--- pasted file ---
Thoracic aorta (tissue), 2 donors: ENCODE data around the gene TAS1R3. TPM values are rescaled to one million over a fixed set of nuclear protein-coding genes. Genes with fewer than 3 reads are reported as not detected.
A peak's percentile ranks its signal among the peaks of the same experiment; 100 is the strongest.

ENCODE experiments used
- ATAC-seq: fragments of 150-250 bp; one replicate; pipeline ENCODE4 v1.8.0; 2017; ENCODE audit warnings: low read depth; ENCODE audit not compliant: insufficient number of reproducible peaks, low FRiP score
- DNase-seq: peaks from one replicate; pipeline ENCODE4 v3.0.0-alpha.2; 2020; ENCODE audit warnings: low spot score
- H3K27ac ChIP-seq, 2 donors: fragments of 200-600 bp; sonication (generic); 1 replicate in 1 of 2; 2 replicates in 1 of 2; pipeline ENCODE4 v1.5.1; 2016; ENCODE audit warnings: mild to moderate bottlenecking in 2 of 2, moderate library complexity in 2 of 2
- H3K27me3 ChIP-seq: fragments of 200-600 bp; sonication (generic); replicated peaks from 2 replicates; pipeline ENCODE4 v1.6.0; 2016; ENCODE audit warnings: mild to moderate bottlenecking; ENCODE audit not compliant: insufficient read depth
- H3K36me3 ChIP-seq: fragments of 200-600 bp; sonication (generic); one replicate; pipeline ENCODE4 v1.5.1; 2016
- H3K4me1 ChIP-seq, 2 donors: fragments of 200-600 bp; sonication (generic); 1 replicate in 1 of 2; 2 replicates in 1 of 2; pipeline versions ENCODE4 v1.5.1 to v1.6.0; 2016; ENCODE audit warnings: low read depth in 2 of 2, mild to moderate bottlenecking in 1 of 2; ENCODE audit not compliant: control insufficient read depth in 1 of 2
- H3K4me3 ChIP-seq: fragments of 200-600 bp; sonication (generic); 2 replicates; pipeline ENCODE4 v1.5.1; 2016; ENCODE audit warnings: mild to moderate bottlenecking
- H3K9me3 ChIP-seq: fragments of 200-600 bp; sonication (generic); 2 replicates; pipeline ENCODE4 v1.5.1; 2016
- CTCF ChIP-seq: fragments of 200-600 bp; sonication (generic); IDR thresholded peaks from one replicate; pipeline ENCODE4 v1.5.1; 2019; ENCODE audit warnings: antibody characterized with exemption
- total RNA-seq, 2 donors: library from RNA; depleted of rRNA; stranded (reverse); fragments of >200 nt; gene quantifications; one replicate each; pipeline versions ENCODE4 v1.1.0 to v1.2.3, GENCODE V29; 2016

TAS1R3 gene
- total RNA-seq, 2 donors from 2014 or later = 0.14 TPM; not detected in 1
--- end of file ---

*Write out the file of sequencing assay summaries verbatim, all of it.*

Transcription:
Thoracic aorta (tissue), 2 donors: ENCODE data around the gene TAS1R3. TPM values are rescaled to one million over a fixed set of nuclear protein-coding genes. Genes with fewer than 3 reads are reported as not detected.
A peak's percentile ranks its signal among the peaks of the same experiment; 100 is the strongest.

ENCODE experiments used
- ATAC-seq: fragments of 150-250 bp; one replicate; pipeline ENCODE4 v1.8.0; 2017; ENCODE audit warnings: low read depth; ENCODE audit not compliant: insufficient number of reproducible peaks, low FRiP score
- DNase-seq: peaks from one replicate; pipeline ENCODE4 v3.0.0-alpha.2; 2020; ENCODE audit warnings: low spot score
- H3K27ac ChIP-seq, 2 donors: fragments of 200-600 bp; sonication (generic); 1 replicate in 1 of 2; 2 replicates in 1 of 2; pipeline ENCODE4 v1.5.1; 2016; ENCODE audit warnings: mild to moderate bottlenecking in 2 of 2, moderate library complexity in 2 of 2
- H3K27me3 ChIP-seq: fragments of 200-600 bp; sonication (generic); replicated peaks from 2 replicates; pipeline ENCODE4 v1.6.0; 2016; ENCODE audit warnings: mild to moderate bottlenecking; ENCODE audit not compliant: insufficient read depth
- H3K36me3 ChIP-seq: fragments of 200-600 bp; sonication (generic); one replicate; pipeline ENCODE4 v1.5.1; 2016
- H3K4me1 ChIP-seq, 2 donors: fragments of 200-600 bp; sonication (generic); 1 replicate in 1 of 2; 2 replicates in 1 of 2; pipeline versions ENCODE4 v1.5.1 to v1.6.0; 2016; ENCODE audit warnings: low read depth in 2 of 2, mild to moderate bottlenecking in 1 of 2; ENCODE audit not compliant: control insufficient read depth in 1 of 2
- H3K4me3 ChIP-seq: fragments of 200-600 bp; sonication (generic); 2 replicates; pipeline ENCODE4 v1.5.1; 2016; ENCODE audit warnings: mild to moderate bottlenecking
- H3K9me3 ChIP-seq: fragments of 200-600 bp; sonication (generic); 2 replicates; pipeline ENCODE4 v1.5.1; 2016
- CTCF ChIP-seq: fragments of 200-600 bp; sonication (generic); IDR thresholded peaks from one replicate; pipeline ENCODE4 v1.5.1; 2019; ENCODE audit warnings: antibody characterized with exemption
- total RNA-seq, 2 donors: library from RNA; depleted of rRNA; stranded (reverse); fragments of >200 nt; gene quantifications; one replicate each; pipeline versions ENCODE4 v1.1.0 to v1.2.3, GENCODE V29; 2016

TAS1R3 gene
- total RNA-seq, 2 donors from 2014 or later = 0.14 TPM; not detected in 1